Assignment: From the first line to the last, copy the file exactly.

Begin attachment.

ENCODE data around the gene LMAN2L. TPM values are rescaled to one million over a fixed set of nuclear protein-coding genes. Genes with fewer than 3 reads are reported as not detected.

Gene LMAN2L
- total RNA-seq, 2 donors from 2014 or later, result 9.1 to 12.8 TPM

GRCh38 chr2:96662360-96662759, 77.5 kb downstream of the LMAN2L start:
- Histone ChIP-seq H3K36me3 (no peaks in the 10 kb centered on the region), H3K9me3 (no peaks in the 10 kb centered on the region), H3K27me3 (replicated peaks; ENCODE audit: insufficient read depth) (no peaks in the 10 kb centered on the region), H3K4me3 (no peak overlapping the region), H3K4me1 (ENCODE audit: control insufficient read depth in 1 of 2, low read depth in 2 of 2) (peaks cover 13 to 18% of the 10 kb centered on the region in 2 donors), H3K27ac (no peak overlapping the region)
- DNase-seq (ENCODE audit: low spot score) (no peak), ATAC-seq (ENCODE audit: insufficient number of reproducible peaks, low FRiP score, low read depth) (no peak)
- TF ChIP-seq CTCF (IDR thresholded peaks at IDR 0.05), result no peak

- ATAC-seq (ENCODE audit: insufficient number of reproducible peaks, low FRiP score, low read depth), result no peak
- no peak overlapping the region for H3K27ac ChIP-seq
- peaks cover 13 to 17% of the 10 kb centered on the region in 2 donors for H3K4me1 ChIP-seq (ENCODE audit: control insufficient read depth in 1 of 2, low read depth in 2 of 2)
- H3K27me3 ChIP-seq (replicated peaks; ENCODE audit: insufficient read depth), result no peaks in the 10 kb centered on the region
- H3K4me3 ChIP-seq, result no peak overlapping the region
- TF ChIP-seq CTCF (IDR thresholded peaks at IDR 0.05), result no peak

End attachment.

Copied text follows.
ENCODE data around the gene LMAN2L. TPM values are rescaled to one million over a fixed set of nuclear protein-coding genes. Genes with fewer than 3 reads are reported as not detected.

Gene LMAN2L
- total RNA-seq, 2 donors from 2014 or later, result 9.1 to 12.8 TPM

GRCh38 chr2:96662360-96662759, 77.5 kb downstream of the LMAN2L start:
- Histone ChIP-seq H3K36me3 (no peaks in the 10 kb centered on the region), H3K9me3 (no peaks in the 10 kb centered on the region), H3K27me3 (replicated peaks; ENCODE audit: insufficient read depth) (no peaks in the 10 kb centered on the region), H3K4me3 (no peak overlapping the region), H3K4me1 (ENCODE audit: control insufficient read depth in 1 of 2, low read depth in 2 of 2) (peaks cover 13 to 18% of the 10 kb centered on the region in 2 donors), H3K27ac (no peak overlapping the region)
- DNase-seq (ENCODE audit: low spot score) (no peak), ATAC-seq (ENCODE audit: insufficient number of reproducible peaks, low FRiP score, low read depth) (no peak)
- TF ChIP-seq CTCF (IDR thresholded peaks at IDR 0.05), result no peak

- ATAC-seq (ENCODE audit: insufficient number of reproducible peaks, low FRiP score, low read depth), result no peak
- no peak overlapping the region for H3K27ac ChIP-seq
- peaks cover 13 to 17% of the 10 kb centered on the region in 2 donors for H3K4me1 ChIP-seq (ENCODE audit: control insufficient read depth in 1 of 2, low read depth in 2 of 2)
- H3K27me3 ChIP-seq (replicated peaks; ENCODE audit: insufficient read depth), result no peaks in the 10 kb centered on the region
- H3K4me3 ChIP-seq, result no peak overlapping the region
- TF ChIP-seq CTCF (IDR thresholded peaks at IDR 0.05), result no peak